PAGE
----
On Agenda, Gays Ask, but Obama's Not Telling

  • Share
  • Read Later
Alex Wong / Getty

President Obama speaks in the East Room of the White House on June 17, 2009

On Jan. 9, the President-elect's spokesman, Robert Gibbs, gave a rare one-word answer. Asked if Barack Obama would "get rid" of the military's "Don't ask, don't tell" policy, which prohibits gays from serving openly, Gibbs replied firmly, "Yes."

Ever since, the relationship between the President and his gay and lesbian supporters has gotten more complicated. Soldiers continue to be discharged from the military for being openly gay, and activists have voiced increasing concern over the Administration's lack of action on other key issues. "The particular and generalized concern is, What's the plan?" says Robert Raben, a Democratic lobbyist for several gay and lesbian groups.

Last week, concern burst into outrage. When the Justice Department filed a legal brief arguing against gay marriage, the head of Human Rights Campaign — the largest gay-rights group in the U.S. — accused the Administration of failing to recognize the "humanity" of homosexuals. Barney Frank called the White House to protest, and several other gay Democrats announced plans to boycott an upcoming fundraiser, forcing the treasurer of the Democratic National Committee, Andrew Tobias, who is also gay, to write donors saying that he understood "all the hurt and anger."

Gays have no real political alternative — it's not like anger will send them running to the warm embrace of the GOP. But the Administration realizes it has angered a crucial constituency and is intent on signaling that it will make good. On June 17, Obama held a signing ceremony in the Oval Office to announce new policies that made a number of minor changes to the benefits offered to the same-sex partners of federal employees and foreign-service officers, including sick leave and long-term-care insurance rights. But the core of the President's message was that work on gay and lesbian equality is just beginning. "We've got more work to do to ensure that government treats all its citizens equally; to fight injustice and intolerance in all its forms; and to bring about that more perfect union," the President announced with a group of gay-rights activists standing at his side. "I'm committed to these efforts."

The President's one-day message may briefly calm the storm, but after the Administration's inattentive first six months in office, the gay and lesbian community has made it clear they're unwilling to take a passive role as other legislative items trump their concerns. "In the first several months of the Administration, there has been a belief that we are not really in the mix," says Steven Elmendorf, a gay Democratic lobbyist. "Obama himself needs to sort of lay out at some point, 'Yes, I want to do these things ... I am going to use some political capital to try to do it."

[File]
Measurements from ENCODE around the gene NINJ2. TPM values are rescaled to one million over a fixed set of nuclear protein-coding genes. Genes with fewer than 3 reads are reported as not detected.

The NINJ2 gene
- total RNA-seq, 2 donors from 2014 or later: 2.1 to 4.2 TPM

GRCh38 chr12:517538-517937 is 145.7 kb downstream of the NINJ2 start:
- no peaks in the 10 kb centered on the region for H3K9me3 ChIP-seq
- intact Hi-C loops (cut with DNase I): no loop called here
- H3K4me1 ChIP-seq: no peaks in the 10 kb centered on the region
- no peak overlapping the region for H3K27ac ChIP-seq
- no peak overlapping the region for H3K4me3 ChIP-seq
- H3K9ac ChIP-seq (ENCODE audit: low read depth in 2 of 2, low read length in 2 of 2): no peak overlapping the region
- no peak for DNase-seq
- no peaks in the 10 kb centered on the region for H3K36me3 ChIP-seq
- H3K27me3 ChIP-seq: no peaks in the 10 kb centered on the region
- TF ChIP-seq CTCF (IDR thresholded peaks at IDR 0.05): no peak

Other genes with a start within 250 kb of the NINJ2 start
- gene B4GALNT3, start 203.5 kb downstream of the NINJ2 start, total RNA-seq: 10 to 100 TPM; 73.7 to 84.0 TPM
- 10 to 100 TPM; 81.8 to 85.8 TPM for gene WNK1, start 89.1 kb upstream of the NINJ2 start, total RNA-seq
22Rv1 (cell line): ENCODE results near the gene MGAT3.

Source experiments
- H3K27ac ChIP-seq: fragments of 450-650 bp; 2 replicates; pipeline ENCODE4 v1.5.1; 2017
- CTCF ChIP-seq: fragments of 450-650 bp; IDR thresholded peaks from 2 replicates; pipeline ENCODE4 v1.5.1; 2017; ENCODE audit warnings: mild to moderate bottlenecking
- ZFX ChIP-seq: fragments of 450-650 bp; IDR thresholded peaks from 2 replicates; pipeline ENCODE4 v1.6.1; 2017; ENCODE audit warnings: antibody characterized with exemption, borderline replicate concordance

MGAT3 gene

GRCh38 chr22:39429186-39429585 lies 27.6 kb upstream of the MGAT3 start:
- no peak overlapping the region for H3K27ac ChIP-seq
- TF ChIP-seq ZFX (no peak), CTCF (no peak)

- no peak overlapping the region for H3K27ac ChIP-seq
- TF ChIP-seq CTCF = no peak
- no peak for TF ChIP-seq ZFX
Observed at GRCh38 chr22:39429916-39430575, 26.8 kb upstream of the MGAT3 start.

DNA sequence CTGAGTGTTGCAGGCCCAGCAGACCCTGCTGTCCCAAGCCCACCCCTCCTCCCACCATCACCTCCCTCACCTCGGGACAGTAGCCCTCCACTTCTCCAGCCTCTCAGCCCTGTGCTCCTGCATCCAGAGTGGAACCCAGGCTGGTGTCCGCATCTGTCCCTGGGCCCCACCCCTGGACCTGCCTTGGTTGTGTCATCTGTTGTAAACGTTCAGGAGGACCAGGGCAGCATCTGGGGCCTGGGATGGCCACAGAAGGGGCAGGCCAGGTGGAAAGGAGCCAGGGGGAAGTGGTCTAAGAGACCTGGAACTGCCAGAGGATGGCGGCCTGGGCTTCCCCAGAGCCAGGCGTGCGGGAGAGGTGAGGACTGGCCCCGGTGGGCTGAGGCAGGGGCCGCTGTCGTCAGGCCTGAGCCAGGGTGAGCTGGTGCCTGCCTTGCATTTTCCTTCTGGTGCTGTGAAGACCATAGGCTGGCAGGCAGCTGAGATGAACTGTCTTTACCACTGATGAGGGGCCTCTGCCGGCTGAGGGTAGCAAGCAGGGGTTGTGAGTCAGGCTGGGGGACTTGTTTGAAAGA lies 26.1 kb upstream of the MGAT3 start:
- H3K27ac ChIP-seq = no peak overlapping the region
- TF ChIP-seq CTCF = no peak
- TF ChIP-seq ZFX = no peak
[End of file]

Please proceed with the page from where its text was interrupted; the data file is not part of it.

To date, Obama has mostly avoided confrontations with Congress on major agenda items, including repeals of "Don't ask, don't tell" and the Defense of Marriage Act, which restricts federal recognition to heterosexual marriages. The Administration did push a hate-crime bill (a gay-rights priority), which has already passed the House, and it is working on a rule-making process that is likely to lead to a lifting of immigration and visitation restrictions for HIV-positive foreigners, another priority for the gay and lesbian community. In his office on June 17, Obama announced his support of a Senate bill that would give domestic-partner rights for health insurance and other benefits to all federal employees. He also promised again to "work with Congress" to overturn the Defense of Marriage Act.

But Obama remains noncommittal about when exactly the Administration will make these issues a priority. Even more infuriating to gays is that the White House has thus far refused to publicly criticize the Justice Department's filing last week that defended the Defense of Marriage Act and compared the prohibition of same-sex marriage to the prohibition of incest. While the Justice Department is obligated by tradition to defend current law in court, several gay-rights activists said they found the arguments in the brief insulting. "As an American, a civil-rights advocate and a human being, I hold this Administration to a higher standard than this brief," wrote Joe Solmonese, head of Human Rights Campaign, in a letter to Obama on June 15.

Justice Department briefs are due on June 29 for another legal challenge to the Defense of Marriage Act — this one filed by Gay & Lesbian Advocates & Defenders — and several legal groups will be watching to see if Justice rehashes the offensive arguments in its previous brief. Whatever happens, the gay and lesbian community has no intent to let off the pressure on Obama. "It's like any other intimate relationship," says Rabin, the lobbyist who works with Human Rights Campaign and other gay-rights groups. "It's close and warm and complicated, and you have really good days and really bad days."